It was not known how the NCPO hand-picked Senators would vote on the bills. Many were thought to side with the idea of constitutional reform but the reality was that, in most scenarios, they’d be voting themselves out of a job if any reforms went ahead. Thailand’s entire upper house is a military-appointed rump of conservative former businesspeople and Army officials, mostly men.

Charter vote delayed, committee formed and Senators escape Parliament by boat - VIDEO | News by The Thaiger

The protesters viewed the afternoon’s proceedings as a blunt stalling tactic to keep the current parliament, and its unelected senators, in power. The session ran until 8.30 last night. Rather than face the angry mob of anti-government protesters at the front of the building, most of the senators escaped on boat at the rear of the building, which backs onto Bangkok’s Chao Phraya River.

The demonstrators, with a consistent theme of reform over 3 months of rallies, are demanding changes to the current constitution because it was drafted by the NCPO who kicked out the elected government of Yingluck Shinawatra in 2014.

The protesters specifically point to the NCPO-appointed senate and the power they wield to elect the country’s prime minister, even though none of them were elected (nor was Prayut Chan-o-cha).

Protesters say they will now organise the next lot of rallies in October. Meanwhile, the Parliament is now is recess.

PROTESTSLive scenes from today’s protest rally to lend their voices, albeit from outside the The Parliament, to the debates inside about amendments to the Thai Constitution. The Thai parliament buildings are unfinished and, so it seems, are the student and anti-government protesters.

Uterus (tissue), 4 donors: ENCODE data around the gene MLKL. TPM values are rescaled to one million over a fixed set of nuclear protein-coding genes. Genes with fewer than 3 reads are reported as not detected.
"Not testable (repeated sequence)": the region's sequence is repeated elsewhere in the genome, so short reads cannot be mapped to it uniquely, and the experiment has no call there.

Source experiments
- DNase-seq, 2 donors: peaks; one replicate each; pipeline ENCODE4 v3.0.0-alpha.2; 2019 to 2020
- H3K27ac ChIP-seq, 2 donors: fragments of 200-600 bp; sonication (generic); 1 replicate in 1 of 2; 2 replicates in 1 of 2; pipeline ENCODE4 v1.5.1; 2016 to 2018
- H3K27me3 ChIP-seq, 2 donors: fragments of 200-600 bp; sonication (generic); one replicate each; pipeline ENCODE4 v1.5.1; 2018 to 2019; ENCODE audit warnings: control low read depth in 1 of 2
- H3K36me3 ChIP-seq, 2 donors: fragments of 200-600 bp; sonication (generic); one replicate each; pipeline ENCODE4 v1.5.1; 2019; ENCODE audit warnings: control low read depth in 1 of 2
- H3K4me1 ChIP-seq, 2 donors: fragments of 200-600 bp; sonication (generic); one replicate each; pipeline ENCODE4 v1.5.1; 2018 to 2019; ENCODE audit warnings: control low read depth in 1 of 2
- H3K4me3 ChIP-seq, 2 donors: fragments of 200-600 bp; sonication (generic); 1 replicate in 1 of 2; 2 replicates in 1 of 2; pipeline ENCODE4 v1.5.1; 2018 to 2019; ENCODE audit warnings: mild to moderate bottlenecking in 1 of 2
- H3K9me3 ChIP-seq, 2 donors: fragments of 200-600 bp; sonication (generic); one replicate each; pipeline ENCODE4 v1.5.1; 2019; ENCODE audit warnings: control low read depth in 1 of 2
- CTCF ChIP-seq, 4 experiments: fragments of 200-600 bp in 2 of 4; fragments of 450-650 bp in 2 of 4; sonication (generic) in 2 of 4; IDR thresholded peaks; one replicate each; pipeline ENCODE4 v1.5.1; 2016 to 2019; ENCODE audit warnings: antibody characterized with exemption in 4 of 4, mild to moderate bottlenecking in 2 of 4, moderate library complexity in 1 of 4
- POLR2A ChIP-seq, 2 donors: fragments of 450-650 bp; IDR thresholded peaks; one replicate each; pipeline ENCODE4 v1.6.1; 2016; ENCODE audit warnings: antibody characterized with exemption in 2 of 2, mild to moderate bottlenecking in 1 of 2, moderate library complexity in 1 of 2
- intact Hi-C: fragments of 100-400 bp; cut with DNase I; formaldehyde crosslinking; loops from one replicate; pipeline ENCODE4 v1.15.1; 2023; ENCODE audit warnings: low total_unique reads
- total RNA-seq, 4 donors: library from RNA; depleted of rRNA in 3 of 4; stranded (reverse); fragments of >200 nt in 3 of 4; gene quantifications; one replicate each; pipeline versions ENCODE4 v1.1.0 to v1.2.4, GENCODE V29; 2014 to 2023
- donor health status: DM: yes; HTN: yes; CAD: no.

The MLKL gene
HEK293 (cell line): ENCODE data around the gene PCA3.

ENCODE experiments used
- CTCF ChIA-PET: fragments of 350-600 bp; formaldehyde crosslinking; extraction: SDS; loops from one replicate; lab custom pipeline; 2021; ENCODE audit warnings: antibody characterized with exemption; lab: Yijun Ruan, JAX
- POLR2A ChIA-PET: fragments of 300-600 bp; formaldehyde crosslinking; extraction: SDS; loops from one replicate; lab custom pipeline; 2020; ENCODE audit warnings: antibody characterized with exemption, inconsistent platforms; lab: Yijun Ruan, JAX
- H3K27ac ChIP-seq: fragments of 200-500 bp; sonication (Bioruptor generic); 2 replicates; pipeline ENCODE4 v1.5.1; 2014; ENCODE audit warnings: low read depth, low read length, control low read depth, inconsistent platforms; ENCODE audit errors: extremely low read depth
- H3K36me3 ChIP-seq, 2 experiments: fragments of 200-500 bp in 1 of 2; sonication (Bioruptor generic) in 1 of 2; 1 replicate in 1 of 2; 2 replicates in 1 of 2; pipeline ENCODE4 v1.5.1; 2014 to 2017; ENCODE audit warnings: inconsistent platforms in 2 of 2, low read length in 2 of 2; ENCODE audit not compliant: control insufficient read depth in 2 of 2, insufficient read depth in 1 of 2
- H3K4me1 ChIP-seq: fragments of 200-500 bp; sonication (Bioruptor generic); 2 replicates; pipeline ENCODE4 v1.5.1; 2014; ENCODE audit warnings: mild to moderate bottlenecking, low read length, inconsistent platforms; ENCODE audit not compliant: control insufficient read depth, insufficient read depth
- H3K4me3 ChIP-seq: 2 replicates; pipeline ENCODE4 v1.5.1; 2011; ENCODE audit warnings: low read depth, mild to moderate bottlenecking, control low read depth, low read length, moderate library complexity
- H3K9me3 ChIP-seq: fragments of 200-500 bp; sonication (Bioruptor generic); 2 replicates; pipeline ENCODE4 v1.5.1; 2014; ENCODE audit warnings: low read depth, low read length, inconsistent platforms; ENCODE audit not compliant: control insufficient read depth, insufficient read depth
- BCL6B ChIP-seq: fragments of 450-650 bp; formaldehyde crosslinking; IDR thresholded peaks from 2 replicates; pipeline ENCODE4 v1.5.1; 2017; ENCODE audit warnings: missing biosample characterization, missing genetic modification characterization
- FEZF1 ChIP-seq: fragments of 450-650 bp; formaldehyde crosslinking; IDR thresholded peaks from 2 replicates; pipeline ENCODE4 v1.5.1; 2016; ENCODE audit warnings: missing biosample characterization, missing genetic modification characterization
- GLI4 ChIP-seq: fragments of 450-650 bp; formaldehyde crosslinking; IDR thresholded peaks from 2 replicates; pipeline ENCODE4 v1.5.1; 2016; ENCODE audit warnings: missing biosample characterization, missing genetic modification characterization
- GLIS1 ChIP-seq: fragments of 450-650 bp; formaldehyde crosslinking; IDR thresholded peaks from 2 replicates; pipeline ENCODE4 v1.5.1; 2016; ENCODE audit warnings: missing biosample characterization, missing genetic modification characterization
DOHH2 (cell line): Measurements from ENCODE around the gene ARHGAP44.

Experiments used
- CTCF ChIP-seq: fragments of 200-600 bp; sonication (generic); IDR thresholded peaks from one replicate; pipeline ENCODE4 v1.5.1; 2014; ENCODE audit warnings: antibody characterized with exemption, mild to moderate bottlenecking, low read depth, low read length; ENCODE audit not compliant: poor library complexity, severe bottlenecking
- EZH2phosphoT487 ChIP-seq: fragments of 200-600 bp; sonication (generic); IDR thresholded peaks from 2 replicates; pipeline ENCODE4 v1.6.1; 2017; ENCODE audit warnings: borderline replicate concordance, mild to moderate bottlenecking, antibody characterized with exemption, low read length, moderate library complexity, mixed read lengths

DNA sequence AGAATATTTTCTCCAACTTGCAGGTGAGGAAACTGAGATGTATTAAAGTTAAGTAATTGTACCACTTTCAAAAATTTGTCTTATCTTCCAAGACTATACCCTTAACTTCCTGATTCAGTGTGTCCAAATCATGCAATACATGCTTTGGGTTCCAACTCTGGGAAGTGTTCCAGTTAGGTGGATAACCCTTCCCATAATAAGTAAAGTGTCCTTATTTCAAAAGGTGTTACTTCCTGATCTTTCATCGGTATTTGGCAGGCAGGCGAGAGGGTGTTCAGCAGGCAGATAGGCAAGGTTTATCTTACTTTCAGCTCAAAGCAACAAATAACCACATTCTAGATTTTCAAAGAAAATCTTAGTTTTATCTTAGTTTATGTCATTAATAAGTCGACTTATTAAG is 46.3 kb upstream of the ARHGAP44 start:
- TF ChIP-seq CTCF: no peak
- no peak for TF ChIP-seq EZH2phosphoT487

Posted by The Thaiger on Thursday, September 24, 2020

 

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Road deaths

Bangkok DJ dies in high speed crash on notorious ‘death road’

Caitlin Ashworth

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Bangkok DJ dies in high speed crash on notorious ‘death road’ | The Thaiger
PHOTO: INN News

A well known local DJ died early this morning in a high speed car crash on a Bangkok road bend nicknamed “Curve of 100 Deaths.” Police say his car’s speedometer was found stuck at 200 kilometres per hour.

Police suspect 33 year old Annop Poonsripattana was going around a curve when he lost control of the car due to the slippery road conditions from the rain. His black Toyato Altis was found smashed into an electricity pole around 2:30am today. The impact caused Annop to be flung to the back seat. Police say his skull was shattered and his neck broken.

A security guard at a nearby building says heard an explosion and the electricity cut out. The entire area went black, he says. The so called “Curve of 100 Deaths” is near Ratchada Criminal Court in Bangkok’s Chatuchak district. The guard says many fatal crashes happen on the road.

“This area is highly prone to road accidents. Just last week a mother and her small child were killed here.”

The Ratchada Road curve so dangerous that locals honk when driving through the curve to show respect and to ask for permission from the spirits of those who have died there for safe passage, according to Coconuts Bangkok. In the past, many people have left offerings like zebra statues in honour of those who died in car incidents while driving on the road.

Annop played music at many entertainment venues in Bangkok. He was also a contestant in the Take Me Out Thailand TV show in 2015. An autopsy is being done at the Police General Hospital. Electricians are working to fix the electricity pole and restore power.

Bangkok DJ dies in high speed crash on notorious ‘death road’ | News by The Thaiger

An event with Annop Poonsripattana.

SOURCES: Nation Thailand | Coconuts Bangkok